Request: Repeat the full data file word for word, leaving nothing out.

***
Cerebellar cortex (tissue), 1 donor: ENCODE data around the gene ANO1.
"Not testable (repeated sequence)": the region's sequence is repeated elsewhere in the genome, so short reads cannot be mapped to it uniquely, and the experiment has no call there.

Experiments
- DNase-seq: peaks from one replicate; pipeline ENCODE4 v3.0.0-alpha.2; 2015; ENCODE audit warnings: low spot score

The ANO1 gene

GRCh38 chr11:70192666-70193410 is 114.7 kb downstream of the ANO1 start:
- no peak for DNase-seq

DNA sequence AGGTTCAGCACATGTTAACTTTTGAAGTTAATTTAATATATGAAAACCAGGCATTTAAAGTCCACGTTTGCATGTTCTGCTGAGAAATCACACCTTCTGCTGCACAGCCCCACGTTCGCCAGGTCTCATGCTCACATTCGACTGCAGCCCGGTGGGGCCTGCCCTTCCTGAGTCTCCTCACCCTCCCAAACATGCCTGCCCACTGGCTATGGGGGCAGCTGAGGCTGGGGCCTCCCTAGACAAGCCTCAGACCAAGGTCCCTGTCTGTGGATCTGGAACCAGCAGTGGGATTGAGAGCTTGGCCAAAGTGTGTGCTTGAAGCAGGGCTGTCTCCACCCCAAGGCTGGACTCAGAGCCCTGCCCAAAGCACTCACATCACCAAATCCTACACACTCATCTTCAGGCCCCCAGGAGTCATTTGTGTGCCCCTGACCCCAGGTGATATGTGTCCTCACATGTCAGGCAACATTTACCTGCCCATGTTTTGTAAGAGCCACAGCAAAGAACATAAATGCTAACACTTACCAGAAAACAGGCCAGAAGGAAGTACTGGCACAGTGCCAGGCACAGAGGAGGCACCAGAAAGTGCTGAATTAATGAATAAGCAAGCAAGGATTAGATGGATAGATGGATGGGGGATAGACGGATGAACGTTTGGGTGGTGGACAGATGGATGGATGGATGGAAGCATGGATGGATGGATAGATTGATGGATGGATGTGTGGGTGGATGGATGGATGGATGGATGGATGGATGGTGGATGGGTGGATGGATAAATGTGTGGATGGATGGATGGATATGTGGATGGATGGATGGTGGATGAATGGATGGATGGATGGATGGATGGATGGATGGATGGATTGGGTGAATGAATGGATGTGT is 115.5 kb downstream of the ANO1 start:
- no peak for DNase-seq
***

Cerebellar cortex (tissue), 1 donor: ENCODE data around the gene ANO1.
"Not testable (repeated sequence)": the region's sequence is repeated elsewhere in the genome, so short reads cannot be mapped to it uniquely, and the experiment has no call there.

Experiments
- DNase-seq: peaks from one replicate; pipeline ENCODE4 v3.0.0-alpha.2; 2015; ENCODE audit warnings: low spot score

The ANO1 gene

GRCh38 chr11:70192666-70193410 is 114.7 kb downstream of the ANO1 start:
- no peak for DNase-seq

DNA sequence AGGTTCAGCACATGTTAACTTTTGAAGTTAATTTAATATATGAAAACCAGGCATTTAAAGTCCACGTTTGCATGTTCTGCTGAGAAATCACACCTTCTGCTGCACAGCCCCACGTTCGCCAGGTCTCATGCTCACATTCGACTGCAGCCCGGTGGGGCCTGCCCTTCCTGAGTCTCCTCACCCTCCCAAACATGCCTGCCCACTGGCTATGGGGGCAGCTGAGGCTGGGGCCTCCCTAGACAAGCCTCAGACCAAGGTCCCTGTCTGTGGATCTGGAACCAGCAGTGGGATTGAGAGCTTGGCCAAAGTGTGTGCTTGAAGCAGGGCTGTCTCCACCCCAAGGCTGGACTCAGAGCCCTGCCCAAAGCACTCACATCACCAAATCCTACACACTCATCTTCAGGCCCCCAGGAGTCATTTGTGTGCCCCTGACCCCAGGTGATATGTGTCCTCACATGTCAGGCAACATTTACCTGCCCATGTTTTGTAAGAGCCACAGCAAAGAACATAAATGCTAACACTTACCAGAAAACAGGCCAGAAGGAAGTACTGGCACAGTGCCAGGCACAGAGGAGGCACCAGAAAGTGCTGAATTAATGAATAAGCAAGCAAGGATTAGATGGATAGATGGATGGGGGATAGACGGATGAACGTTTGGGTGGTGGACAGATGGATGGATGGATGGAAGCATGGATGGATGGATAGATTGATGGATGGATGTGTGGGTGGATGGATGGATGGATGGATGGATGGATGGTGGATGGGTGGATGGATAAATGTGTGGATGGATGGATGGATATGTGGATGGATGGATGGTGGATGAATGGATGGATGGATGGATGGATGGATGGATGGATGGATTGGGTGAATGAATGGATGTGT is 115.5 kb downstream of the ANO1 start:
- no peak for DNase-seq